Some of the primary concerns people highlighted in The Myers-Briggs Company’s survey were the economy going into a recession, health of family and friends, and the public not following guidance. These stressors can be difficult to address within the limitations of virtual working, where communication can be stilted and a lack of face-to-face interaction makes it harder to check in with colleagues regularly or pick up on physical and verbal cues that someone may not be coping. Presenteeism is also harder to pick up on in a virtual environment, and managers can’t assume that because people are online, they are being productive.
John Hackston, Head of Thought Leadership at The Myers-Briggs Company advises, “The things that concern you will depend on your personal circumstances, the situation that you find yourself in, but also on who you are - your personality. It is essential that both managers and employees have an understanding of how different personality types respond to certain situations, and how best they can thrive in a remote working environment. For example, extraverts should be encouraged to connect with people socially, as well as for meetings and work, like calling people just to say “hi”. Whereas introverted team members may find themselves getting absorbed in their work, so they should be encouraged to move around and take regular breaks.”
“People feel afraid to talk about things like having difficulty concentrating, because they’re already worried for their jobs and don’t want to be seen as ‘slacking’, when they’re not. On the flip side, presenteeism doesn’t necessarily equate to productivity, and the pressure to be ‘always on’ in a virtual environment can have detrimental effects on morale and productivity. The fact that most of us are working remotely, with less easy communication and more room for misunderstanding, makes things worse. This is a natural outcome of the current situation, and organisations in which employees are more aware of their self and others will be more likely to fare well in these challenging times. Recognising this and having the tools to talk to employees about their experience allows managers to understand what stress looks like in different people and how to support them to maintain resilience.”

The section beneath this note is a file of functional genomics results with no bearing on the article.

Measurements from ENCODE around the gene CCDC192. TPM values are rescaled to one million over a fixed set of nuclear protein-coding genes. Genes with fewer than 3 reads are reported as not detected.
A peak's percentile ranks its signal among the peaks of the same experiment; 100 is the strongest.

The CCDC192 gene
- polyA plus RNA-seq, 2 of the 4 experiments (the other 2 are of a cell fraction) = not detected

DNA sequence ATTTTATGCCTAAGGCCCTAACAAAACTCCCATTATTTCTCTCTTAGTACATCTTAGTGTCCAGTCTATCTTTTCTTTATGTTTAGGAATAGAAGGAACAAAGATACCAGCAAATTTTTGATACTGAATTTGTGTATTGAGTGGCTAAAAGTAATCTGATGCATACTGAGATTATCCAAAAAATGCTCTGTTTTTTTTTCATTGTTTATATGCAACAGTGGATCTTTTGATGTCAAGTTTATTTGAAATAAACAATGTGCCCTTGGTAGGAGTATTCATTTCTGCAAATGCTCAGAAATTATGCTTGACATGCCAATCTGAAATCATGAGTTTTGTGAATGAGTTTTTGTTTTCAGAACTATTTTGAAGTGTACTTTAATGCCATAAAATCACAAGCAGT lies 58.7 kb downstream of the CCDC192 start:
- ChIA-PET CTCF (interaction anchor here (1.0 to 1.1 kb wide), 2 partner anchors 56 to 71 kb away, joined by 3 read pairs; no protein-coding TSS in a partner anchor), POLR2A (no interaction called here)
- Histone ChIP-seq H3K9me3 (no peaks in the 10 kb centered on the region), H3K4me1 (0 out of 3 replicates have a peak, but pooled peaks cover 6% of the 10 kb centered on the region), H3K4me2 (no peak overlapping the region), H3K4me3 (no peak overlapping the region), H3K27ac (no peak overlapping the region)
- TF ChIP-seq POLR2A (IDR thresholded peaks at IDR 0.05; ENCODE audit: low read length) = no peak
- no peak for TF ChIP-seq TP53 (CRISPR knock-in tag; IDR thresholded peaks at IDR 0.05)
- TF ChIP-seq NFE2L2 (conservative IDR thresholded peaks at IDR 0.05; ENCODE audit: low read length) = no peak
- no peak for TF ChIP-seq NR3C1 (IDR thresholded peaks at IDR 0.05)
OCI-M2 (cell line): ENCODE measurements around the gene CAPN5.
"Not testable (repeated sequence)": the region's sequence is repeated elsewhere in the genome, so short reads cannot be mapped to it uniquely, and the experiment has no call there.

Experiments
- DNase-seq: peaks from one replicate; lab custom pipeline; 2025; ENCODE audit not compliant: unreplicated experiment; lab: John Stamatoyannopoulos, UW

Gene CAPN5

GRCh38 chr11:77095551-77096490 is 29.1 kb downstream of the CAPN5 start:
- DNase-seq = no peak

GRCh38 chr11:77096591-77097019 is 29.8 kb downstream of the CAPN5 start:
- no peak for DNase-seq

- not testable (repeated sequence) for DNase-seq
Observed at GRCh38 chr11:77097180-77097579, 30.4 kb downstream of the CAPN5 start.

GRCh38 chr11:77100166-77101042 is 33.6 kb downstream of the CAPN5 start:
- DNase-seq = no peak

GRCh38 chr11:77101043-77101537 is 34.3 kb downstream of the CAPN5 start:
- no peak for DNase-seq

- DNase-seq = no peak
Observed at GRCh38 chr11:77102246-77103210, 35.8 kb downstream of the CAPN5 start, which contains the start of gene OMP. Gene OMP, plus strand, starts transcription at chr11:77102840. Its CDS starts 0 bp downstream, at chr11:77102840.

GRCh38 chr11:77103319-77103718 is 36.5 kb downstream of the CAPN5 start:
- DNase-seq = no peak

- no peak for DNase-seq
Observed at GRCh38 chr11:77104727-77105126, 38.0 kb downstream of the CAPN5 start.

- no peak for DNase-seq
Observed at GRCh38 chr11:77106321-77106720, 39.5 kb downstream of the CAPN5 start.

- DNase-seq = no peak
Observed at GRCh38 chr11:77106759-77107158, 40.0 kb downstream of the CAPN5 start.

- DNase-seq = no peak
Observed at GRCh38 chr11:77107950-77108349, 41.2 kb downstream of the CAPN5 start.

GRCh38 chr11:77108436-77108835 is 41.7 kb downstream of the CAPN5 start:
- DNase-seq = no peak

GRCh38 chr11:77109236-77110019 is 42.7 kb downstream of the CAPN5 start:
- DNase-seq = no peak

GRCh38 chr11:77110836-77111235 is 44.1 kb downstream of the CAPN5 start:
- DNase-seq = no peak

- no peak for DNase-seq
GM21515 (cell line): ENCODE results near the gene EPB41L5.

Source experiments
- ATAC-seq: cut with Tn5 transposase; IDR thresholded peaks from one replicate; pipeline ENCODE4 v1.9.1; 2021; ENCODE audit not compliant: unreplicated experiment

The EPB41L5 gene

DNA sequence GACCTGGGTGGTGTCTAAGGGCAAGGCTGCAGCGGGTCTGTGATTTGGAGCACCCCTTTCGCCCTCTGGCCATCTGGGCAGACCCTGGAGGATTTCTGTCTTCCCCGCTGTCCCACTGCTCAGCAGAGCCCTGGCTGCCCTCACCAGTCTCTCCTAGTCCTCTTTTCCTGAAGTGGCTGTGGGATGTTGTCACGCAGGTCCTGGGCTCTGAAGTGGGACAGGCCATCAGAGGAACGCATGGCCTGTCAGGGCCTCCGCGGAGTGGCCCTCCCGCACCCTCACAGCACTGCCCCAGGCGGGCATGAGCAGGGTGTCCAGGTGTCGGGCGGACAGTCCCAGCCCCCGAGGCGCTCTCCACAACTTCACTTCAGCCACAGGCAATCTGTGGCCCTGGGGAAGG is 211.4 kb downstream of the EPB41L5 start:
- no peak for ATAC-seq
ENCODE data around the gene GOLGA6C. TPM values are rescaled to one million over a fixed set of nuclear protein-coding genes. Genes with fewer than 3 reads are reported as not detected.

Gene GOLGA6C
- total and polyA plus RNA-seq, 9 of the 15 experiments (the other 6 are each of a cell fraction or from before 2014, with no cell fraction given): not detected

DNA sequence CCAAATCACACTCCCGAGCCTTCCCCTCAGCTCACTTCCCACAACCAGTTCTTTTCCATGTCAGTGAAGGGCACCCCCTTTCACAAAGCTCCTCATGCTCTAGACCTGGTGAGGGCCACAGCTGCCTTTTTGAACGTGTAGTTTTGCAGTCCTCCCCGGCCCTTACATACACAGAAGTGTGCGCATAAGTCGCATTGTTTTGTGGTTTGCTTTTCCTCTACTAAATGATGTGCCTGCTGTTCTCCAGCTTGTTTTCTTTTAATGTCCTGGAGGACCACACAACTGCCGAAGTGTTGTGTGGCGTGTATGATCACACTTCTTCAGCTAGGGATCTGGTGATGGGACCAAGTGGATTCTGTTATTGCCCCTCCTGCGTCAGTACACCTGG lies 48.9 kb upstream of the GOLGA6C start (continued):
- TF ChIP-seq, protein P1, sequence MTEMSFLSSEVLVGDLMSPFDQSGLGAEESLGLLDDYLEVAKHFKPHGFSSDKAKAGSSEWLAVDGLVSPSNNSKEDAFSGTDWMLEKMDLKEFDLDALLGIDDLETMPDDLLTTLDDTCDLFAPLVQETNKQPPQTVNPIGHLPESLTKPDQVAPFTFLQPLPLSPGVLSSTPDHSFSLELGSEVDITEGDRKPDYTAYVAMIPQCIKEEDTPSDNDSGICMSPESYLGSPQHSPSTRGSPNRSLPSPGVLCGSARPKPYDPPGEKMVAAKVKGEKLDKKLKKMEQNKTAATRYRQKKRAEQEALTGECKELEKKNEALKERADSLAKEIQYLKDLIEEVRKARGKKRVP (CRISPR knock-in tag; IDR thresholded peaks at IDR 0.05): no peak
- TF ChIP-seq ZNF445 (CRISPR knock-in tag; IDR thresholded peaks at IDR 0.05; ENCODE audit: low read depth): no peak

For more information and resources on how to develop your workforce virtually, click here.
About The Myers-Briggs Company
In our fast-changing world, your edge lies in harnessing 100 percent of your talent – whether you’re at work, home, school, college, or anywhere in between. Your success and sense of fulfilment aren’t just about what you know and what you can do, they hinge on your relationships and interactions with others. The Myers-Briggs Company empowers individuals to be the best versions of themselves by enriching self-awareness and their understanding of others. We help organisations around the world improve teamwork and collaboration, develop inspirational leaders, foster diversity and solve their most complex people challenges. As a certified B Corp (and a registered California Benefit Corporation), The Myers-Briggs Company is a force for good. Our powerfully practical solutions are grounded in a deep understanding of the significant social and technological trends that affect people and organisations. With over 60 years in assessment development and publishing, and over 30 years of consultancy and training expertise, a global network of offices, partners and certified independent consultants in 115 countries, products in 29 languages, and experience working with 88 of the Fortune 100 companies, we’re ready to help you succeed.
Hiwot Wolde-Senbet, Flagship Consulting
Natasha Cobby, Flagship Consulting
Joe Morphet, Flagship Consulting
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The Myers-Briggs Company
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